Kindred Group will not block access for Norwegian consumers despite threat of €43m fine

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Kindred Group has pledged to fight for an international licensing system in Norway and will not prevent Norwegian players from accessing its sites.

Kindred clarified its stance after the Norwegian Lotteries Authority (Lottstift) wrote to its Trannel International subsidiary on 11 February to say it was considering issuing a coercive fine of NOK437m (€43m) – or NOK1.2m a day – against the operator.

Lottstift insists Kindred is acting illegally and offering online gambling in Norway, where only state-owned company Norsk Tipping and private trust Norsk Rikstoto are licensed.

However, Kindred maintains it does not offer online gambling in Norway – it merely does not stop Norwegian citizens from accessing its Malta-licensed international sites on brands including Unibet and Maria Casino.

“In the same way that it is not illegal for Norwegians to shop with eBay or Amazon, it is not illegal for Norwegians to participate in cross-border services, including lawful, regulated entertainment-based gambling,” said Kindred Group in a statement.

The operator also pointed out that Lottstift is not able to impose fines on companies that are not licensed for gambling in Norway, including Kindred Group.

Nevertheless, Lottstift has said it is weighing up an appropriate financial penalty as its prior warnings to Kindred have so far fallen on deaf ears.

“We take it seriously that the illegal gambling offer has not yet ended,” said Norwegian Liberal Party politician and Lottstift director Atle Hamar.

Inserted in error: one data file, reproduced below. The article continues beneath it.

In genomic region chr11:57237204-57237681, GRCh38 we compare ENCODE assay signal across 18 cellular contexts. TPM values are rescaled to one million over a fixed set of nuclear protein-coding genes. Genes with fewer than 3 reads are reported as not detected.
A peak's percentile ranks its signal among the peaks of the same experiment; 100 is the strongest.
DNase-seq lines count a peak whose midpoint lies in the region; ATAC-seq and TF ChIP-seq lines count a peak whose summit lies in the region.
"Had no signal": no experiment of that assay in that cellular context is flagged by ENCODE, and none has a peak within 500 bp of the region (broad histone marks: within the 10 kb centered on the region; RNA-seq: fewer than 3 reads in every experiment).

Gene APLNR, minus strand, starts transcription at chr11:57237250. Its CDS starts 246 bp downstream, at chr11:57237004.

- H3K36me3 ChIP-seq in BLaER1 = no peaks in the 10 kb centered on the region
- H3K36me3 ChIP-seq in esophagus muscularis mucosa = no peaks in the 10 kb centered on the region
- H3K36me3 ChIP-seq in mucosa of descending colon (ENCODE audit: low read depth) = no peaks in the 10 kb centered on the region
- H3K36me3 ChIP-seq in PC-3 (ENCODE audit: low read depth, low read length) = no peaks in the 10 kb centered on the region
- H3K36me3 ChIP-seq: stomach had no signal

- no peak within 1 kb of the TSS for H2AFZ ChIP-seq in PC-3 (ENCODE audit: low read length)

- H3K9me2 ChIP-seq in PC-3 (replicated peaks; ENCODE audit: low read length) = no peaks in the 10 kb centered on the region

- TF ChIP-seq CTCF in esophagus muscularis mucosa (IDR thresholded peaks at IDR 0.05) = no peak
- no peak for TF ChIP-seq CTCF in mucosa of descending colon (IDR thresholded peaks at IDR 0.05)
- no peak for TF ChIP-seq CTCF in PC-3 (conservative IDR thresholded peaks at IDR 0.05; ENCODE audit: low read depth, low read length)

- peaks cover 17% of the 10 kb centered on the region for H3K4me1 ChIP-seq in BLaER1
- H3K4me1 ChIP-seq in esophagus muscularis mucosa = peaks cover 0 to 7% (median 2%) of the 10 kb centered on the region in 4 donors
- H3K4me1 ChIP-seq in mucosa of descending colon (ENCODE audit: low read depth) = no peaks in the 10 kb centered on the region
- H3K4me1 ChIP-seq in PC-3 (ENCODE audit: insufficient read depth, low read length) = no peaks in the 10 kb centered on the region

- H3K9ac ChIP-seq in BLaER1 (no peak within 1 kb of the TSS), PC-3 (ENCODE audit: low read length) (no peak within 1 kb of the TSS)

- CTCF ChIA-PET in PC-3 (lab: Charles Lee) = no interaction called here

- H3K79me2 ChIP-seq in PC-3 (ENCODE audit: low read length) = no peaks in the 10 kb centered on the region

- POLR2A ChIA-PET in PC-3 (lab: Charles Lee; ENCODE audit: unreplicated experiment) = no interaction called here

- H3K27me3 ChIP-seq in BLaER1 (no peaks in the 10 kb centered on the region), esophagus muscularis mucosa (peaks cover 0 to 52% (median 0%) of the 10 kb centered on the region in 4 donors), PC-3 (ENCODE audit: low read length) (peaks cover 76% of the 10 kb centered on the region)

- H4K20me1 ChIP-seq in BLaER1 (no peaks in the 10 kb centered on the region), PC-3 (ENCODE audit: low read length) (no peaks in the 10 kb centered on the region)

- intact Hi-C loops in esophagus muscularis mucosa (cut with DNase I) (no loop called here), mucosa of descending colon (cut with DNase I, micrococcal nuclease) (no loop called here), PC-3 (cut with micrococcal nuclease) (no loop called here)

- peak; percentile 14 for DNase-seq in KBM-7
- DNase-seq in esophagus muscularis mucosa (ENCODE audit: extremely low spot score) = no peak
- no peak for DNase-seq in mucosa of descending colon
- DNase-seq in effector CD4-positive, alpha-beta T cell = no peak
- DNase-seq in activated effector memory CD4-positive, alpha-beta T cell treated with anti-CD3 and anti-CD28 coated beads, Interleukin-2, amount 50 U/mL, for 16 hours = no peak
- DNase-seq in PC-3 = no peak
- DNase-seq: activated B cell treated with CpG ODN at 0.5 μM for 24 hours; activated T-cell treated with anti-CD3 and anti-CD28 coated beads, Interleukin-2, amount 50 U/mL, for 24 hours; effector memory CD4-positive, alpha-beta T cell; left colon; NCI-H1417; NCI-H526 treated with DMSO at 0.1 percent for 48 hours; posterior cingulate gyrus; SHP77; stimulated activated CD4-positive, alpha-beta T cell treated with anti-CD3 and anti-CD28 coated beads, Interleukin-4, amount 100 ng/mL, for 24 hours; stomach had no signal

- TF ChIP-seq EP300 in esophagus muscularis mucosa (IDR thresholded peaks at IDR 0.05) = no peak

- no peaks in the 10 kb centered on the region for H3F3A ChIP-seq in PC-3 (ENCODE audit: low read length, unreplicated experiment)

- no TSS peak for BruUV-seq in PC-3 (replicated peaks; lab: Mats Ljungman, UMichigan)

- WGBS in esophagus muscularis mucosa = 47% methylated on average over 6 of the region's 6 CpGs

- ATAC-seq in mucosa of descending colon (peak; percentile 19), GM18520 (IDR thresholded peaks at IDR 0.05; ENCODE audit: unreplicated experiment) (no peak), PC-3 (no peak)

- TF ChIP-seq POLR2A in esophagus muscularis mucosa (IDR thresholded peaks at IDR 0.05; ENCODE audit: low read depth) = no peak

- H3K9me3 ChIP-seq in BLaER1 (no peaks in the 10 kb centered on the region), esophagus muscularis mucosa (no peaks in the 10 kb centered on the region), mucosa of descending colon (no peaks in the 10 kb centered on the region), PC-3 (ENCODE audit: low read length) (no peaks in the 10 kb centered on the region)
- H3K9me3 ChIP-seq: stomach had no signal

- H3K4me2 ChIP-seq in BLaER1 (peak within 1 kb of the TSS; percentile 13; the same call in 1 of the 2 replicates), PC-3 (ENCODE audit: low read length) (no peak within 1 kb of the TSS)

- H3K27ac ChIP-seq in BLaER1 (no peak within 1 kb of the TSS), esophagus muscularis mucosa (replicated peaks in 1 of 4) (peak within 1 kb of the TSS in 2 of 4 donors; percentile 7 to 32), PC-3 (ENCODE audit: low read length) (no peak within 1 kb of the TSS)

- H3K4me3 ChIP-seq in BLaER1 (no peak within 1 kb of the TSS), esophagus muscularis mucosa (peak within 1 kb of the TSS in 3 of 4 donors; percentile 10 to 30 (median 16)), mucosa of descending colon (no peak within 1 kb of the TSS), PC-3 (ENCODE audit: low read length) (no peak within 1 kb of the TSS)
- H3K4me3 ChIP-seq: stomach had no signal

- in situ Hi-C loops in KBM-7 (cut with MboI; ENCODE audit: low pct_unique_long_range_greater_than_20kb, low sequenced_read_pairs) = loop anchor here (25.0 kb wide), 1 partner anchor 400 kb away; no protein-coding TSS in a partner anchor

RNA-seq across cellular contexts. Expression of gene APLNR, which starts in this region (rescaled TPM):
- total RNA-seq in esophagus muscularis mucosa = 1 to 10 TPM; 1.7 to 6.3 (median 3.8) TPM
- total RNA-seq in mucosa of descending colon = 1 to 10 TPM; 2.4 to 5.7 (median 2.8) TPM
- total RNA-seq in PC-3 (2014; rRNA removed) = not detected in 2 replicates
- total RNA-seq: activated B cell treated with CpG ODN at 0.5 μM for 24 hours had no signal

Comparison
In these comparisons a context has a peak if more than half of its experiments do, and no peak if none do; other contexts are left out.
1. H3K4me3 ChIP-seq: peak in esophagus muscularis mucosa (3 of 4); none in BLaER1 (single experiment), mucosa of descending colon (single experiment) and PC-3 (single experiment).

“Therefore, the authority warns that we will now make a decision on a coercive fine, if Trannel does not stop offering illegal gambling in Norway.

“The authority has on several occasions asked Trannel to provide information on how they will comply with the decision, without the company having followed this up,” he added.

There is already bad blood between Kindred Group and Lottstift. The regulator fired its first cease-and-desist warning to Kindred back in April 2019. The operator has since launched a number of failed appeals against that order.

The matter has now been escalated to the Oslo District Court with the case to be heard in May 2022.

Kindred will not only remain open for business to Norwegian consumers in the interim but has vowed to “fight on the frontline for a long-awaited transparent and non-discriminatory Norwegian licensing system”.

Rolf Sims, Kindred public affairs manager for Norway, said: “In failing to organise a transparent licensing regime and conducting a truly consistent gambling policy, we feel that the fundamental freedoms within EEA-law are systematically being violated by Norway, to the Norwegian government’s advantage.

“The lack of a transparent and objective licensing regime and the inconsistencies of the current regime disregard what should be the core policy focus – protecting local consumers,” he added.

Kindred does not market its international online gambling services to Norwegian consumers but its Unibet brand does sponsor five-time World Chess Champion Magnus Carlsen.

Kindred’s share price is up by more than 4% at the time of writing to SEK109 per share on Nasdaq Stockholm.

About the author

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Jake Evans

Jake Evans is an NCTJ-accredited journalist and editor who has covered the online gaming and sports betting industry since 2017. He is the managing editor of iGaming NEXT and has previously worked in both content and data for EGR, Stats Perform and Football Radar.

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